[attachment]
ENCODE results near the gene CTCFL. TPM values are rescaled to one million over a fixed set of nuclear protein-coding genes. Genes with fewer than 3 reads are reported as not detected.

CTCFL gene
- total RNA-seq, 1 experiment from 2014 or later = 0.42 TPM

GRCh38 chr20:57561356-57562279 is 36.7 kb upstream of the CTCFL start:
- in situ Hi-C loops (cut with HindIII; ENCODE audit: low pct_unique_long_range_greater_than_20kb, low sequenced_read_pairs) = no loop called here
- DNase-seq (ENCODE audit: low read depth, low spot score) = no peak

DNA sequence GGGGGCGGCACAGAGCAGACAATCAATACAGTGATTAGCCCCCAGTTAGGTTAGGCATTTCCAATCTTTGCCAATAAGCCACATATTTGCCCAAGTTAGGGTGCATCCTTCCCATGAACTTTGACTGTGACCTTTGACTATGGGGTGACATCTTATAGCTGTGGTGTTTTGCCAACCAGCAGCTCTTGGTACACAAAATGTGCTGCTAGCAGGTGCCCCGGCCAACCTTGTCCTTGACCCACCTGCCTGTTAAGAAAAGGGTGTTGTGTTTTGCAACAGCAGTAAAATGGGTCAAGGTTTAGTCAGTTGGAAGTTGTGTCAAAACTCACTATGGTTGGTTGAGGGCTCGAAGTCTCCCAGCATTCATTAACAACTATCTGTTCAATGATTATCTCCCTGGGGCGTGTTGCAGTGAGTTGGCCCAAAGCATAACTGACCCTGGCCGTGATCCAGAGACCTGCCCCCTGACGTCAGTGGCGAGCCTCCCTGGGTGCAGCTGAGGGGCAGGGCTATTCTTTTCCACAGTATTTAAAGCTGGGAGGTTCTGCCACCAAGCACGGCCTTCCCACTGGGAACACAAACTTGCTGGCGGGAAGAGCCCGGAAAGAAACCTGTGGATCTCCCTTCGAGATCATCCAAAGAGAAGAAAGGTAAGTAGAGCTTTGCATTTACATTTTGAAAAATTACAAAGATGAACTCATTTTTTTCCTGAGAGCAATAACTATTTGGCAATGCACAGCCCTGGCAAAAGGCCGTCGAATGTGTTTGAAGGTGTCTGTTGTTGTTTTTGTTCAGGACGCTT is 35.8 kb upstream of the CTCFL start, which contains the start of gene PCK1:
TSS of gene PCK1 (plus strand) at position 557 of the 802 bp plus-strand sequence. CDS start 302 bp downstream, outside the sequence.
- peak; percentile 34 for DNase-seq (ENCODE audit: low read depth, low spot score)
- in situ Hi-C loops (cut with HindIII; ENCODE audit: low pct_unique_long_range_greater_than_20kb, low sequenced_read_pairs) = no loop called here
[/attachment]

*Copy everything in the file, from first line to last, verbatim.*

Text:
ENCODE results near the gene CTCFL. TPM values are rescaled to one million over a fixed set of nuclear protein-coding genes. Genes with fewer than 3 reads are reported as not detected.

CTCFL gene
- total RNA-seq, 1 experiment from 2014 or later = 0.42 TPM

GRCh38 chr20:57561356-57562279 is 36.7 kb upstream of the CTCFL start:
- in situ Hi-C loops (cut with HindIII; ENCODE audit: low pct_unique_long_range_greater_than_20kb, low sequenced_read_pairs) = no loop called here
- DNase-seq (ENCODE audit: low read depth, low spot score) = no peak

DNA sequence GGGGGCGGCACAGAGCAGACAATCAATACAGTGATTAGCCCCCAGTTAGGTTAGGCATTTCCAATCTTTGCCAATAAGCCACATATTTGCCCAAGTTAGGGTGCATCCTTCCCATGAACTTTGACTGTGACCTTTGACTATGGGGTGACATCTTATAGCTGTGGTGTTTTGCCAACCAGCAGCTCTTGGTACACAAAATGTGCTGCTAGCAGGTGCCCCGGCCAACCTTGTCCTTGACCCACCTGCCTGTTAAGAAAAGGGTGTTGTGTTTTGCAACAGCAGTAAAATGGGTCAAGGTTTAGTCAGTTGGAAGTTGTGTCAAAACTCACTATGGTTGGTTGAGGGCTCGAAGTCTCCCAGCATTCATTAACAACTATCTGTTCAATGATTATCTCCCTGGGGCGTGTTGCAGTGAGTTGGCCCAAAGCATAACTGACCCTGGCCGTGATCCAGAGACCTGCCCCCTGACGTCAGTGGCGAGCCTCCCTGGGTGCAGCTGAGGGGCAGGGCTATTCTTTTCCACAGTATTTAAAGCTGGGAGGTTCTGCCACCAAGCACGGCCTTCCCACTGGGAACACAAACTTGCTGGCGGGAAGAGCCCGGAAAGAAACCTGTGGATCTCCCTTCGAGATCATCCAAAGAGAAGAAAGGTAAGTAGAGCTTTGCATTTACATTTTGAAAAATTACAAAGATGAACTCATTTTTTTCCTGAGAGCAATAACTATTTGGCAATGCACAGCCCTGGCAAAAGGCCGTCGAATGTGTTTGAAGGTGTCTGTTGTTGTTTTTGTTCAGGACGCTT is 35.8 kb upstream of the CTCFL start, which contains the start of gene PCK1:
TSS of gene PCK1 (plus strand) at position 557 of the 802 bp plus-strand sequence. CDS start 302 bp downstream, outside the sequence.
- peak; percentile 34 for DNase-seq (ENCODE audit: low read depth, low spot score)
- in situ Hi-C loops (cut with HindIII; ENCODE audit: low pct_unique_long_range_greater_than_20kb, low sequenced_read_pairs) = no loop called here